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Israeli court approves settler group purchase of controversial Jerusalem properties

Greek Orthodox Patriarch appeal waved away after 14 years of legal battle over disputed and scandal-riven sales
Members of the Palestinian Christian community walk near Jaffa Gate where Petra and Imperial hotels are located in the Old City of Jerusalem (AFP)

Israel’s Supreme Court on Monday approved the purchase of three properties inside the Old City of Jerusalem by the Israeli settler organisation Ateret Cohanim, waving away an appeal by the Greek Orthodox Patriarchate.

The three assets are of high importance due to their strategic locations in both the Christian and Muslim quarters of the Old City, which lies in occupied East Jerusalem.

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In 2004, Ateret Cohanim bought the leases to the properties through three foreign private companies.

Ateret Cohanim had located the properties and negotiated the price with the now-dismissed head of the Greek Orthodox Church in Jerusalem, Patriarch Irenaios.

The properties include two famous hotels, the Petra and the Imperial, located by the Jaffa Gate. The Petra Hotel, a four-story building, was leased to Berisford Investments at $500,000 for 99 years, with the option of that time being doubled.

Richards Marketing Corporation purchased a similar lease on the two-storey Imperial Hotel and the shop below for $1.25m.

Meanwhile, Gallow Global Limited bought a lease contract for a property known as Beit al-Moadamyeh in the Muslim Quarter's Bab Huta neighbourhood for $55,000.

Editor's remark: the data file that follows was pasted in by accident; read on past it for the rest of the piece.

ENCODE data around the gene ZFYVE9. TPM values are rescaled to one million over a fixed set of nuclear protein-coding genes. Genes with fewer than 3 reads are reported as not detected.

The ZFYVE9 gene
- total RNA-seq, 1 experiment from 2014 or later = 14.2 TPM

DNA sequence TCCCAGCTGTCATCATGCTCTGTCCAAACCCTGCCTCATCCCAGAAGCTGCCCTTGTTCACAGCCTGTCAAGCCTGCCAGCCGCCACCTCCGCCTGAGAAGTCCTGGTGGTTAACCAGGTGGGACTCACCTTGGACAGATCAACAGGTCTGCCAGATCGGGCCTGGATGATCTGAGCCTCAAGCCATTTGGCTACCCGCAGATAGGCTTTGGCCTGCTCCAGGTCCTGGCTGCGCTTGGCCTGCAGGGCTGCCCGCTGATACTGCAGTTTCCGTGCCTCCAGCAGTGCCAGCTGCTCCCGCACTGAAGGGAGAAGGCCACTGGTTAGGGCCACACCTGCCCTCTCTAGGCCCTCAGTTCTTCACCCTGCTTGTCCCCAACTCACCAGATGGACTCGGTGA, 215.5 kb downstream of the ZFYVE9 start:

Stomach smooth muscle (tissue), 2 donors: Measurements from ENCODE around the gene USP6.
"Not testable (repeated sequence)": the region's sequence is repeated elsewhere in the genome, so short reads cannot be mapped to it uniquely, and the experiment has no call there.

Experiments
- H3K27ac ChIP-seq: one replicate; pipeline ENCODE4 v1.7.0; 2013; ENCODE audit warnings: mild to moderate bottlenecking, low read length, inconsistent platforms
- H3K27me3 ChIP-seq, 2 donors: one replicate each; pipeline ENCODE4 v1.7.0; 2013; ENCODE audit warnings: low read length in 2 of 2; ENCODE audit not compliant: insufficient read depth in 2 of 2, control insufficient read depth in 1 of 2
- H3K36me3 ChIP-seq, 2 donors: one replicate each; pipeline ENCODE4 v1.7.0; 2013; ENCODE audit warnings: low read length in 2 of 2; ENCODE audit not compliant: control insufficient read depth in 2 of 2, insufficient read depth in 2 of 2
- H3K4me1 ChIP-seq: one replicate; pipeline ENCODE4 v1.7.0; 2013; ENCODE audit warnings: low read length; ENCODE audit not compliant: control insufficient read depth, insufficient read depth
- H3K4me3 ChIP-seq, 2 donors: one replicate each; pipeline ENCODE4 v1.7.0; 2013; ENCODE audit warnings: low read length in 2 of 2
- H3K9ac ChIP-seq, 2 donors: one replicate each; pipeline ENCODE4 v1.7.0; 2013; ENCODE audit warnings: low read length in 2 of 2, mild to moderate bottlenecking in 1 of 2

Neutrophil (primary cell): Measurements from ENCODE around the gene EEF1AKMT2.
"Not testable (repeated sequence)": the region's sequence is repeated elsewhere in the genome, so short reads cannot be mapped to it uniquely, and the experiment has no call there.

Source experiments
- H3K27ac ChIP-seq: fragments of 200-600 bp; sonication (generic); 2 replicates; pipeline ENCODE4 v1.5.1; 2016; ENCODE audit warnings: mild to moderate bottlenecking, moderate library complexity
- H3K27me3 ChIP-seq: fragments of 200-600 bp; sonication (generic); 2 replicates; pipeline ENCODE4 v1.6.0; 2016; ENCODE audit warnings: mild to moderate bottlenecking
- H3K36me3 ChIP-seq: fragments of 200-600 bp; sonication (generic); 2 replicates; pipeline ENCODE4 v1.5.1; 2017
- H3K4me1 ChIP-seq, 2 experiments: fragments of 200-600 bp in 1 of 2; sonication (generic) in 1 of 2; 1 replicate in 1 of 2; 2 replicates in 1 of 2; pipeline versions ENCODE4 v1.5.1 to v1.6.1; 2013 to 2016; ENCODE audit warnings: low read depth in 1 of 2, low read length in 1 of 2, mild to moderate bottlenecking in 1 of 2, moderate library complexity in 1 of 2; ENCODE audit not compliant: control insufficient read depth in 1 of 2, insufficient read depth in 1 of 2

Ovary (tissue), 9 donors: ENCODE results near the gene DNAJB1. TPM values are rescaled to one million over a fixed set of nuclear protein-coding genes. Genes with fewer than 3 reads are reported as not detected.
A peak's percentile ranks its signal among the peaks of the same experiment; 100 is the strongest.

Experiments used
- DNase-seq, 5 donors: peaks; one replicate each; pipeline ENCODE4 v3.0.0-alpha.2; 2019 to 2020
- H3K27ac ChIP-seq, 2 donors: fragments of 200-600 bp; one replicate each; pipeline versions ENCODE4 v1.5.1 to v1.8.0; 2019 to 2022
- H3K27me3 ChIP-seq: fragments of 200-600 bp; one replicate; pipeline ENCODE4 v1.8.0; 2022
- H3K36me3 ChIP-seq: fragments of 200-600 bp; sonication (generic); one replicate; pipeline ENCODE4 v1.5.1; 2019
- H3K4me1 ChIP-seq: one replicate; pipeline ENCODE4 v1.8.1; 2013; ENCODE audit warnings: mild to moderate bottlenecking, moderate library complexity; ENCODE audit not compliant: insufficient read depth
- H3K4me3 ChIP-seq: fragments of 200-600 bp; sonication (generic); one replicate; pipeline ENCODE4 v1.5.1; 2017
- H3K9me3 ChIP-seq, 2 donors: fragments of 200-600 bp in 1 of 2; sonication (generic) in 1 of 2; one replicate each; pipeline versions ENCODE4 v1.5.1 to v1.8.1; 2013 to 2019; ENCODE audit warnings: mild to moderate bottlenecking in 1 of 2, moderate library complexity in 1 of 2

Scandal and protests

The deals' exposure in 2005 by Israeli newspaper Maariv engulfed the Greek Orthodox Patriarchate in a scandal, and prompted protests among the sect's Palestinian community.

Jerusalem's Old City lies in the city's east, which was occupied by Israel in 1967. Israeli settlement in East Jerusalem, which the Palestinians see as the capital for a future state, is illegal under international law.

With the patriarchate mired in controversy and allegations of bribery and fraud, Patriarch Irenaios was dismissed and replaced with Theophilos III in 2005.

The Supreme Court's decision has put an end to 14 years of a legal battle between Ateret Cohanim and the Greek Orthodox Patriarchate. The case was heard by Israel's highest court after Jerusalem's district court approved the transactions on several legal grounds in August 2017.

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The Patriarchate's rejected appeal argued that the sales were corrupt and that Ateret Cohanim bribed Nicholas Papadimas, the head of the church's financial affairs in the city.

Papadimas, who had been based in Jerusalem, left without warning in 2005 after the deals came to light. He reappeared in 2013 when he was apprehended at Athens airport under an international arrest warrant.

The deals have outraged Palestinian Christians.

In January 2018, Palestinians protesting against church land sales to Israelis scuffled with Palestinian police in Bethlehem as they tried to block the arrival of Patriarch Theophilos III for Christmas celebrations.

Demonstrators clashed with club-wielding security forces and banged on the sides of police escort vehicles as the patriarch's black limousine headed towards the Church of the Nativity.